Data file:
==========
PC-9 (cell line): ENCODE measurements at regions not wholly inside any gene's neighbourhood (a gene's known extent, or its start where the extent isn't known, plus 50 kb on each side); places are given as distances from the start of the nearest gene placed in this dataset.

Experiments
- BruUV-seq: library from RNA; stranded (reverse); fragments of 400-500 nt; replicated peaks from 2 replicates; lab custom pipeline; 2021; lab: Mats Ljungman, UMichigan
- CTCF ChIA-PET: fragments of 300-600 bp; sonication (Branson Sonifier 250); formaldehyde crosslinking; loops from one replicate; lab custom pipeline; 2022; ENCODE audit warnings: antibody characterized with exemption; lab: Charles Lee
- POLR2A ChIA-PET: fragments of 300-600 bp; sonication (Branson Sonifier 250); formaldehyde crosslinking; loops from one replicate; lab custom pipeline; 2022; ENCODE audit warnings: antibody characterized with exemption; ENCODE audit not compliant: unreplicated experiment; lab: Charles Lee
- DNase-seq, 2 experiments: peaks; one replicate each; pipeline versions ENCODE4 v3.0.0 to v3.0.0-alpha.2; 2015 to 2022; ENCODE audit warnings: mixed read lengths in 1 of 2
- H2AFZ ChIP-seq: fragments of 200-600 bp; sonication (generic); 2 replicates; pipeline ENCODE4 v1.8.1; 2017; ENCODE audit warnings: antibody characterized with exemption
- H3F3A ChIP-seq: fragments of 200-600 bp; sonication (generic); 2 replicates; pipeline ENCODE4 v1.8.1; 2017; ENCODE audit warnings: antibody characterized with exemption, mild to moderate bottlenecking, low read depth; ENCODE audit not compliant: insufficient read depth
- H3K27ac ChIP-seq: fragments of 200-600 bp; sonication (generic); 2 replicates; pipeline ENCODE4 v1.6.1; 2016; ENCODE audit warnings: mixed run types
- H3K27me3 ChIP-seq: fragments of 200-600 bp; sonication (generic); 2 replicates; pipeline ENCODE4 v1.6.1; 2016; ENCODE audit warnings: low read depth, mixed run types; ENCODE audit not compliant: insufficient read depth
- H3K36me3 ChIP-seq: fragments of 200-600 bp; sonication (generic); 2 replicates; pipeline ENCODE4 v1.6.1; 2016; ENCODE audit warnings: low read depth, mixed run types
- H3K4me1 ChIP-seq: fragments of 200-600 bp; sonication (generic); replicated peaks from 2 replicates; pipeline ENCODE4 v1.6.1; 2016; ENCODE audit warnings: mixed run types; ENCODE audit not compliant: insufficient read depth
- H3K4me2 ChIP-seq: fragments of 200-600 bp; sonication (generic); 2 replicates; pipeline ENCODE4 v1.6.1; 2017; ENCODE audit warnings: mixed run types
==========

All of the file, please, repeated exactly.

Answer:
PC-9 (cell line): ENCODE measurements at regions not wholly inside any gene's neighbourhood (a gene's known extent, or its start where the extent isn't known, plus 50 kb on each side); places are given as distances from the start of the nearest gene placed in this dataset.

Experiments
- BruUV-seq: library from RNA; stranded (reverse); fragments of 400-500 nt; replicated peaks from 2 replicates; lab custom pipeline; 2021; lab: Mats Ljungman, UMichigan
- CTCF ChIA-PET: fragments of 300-600 bp; sonication (Branson Sonifier 250); formaldehyde crosslinking; loops from one replicate; lab custom pipeline; 2022; ENCODE audit warnings: antibody characterized with exemption; lab: Charles Lee
- POLR2A ChIA-PET: fragments of 300-600 bp; sonication (Branson Sonifier 250); formaldehyde crosslinking; loops from one replicate; lab custom pipeline; 2022; ENCODE audit warnings: antibody characterized with exemption; ENCODE audit not compliant: unreplicated experiment; lab: Charles Lee
- DNase-seq, 2 experiments: peaks; one replicate each; pipeline versions ENCODE4 v3.0.0 to v3.0.0-alpha.2; 2015 to 2022; ENCODE audit warnings: mixed read lengths in 1 of 2
- H2AFZ ChIP-seq: fragments of 200-600 bp; sonication (generic); 2 replicates; pipeline ENCODE4 v1.8.1; 2017; ENCODE audit warnings: antibody characterized with exemption
- H3F3A ChIP-seq: fragments of 200-600 bp; sonication (generic); 2 replicates; pipeline ENCODE4 v1.8.1; 2017; ENCODE audit warnings: antibody characterized with exemption, mild to moderate bottlenecking, low read depth; ENCODE audit not compliant: insufficient read depth
- H3K27ac ChIP-seq: fragments of 200-600 bp; sonication (generic); 2 replicates; pipeline ENCODE4 v1.6.1; 2016; ENCODE audit warnings: mixed run types
- H3K27me3 ChIP-seq: fragments of 200-600 bp; sonication (generic); 2 replicates; pipeline ENCODE4 v1.6.1; 2016; ENCODE audit warnings: low read depth, mixed run types; ENCODE audit not compliant: insufficient read depth
- H3K36me3 ChIP-seq: fragments of 200-600 bp; sonication (generic); 2 replicates; pipeline ENCODE4 v1.6.1; 2016; ENCODE audit warnings: low read depth, mixed run types
- H3K4me1 ChIP-seq: fragments of 200-600 bp; sonication (generic); replicated peaks from 2 replicates; pipeline ENCODE4 v1.6.1; 2016; ENCODE audit warnings: mixed run types; ENCODE audit not compliant: insufficient read depth
- H3K4me2 ChIP-seq: fragments of 200-600 bp; sonication (generic); 2 replicates; pipeline ENCODE4 v1.6.1; 2017; ENCODE audit warnings: mixed run types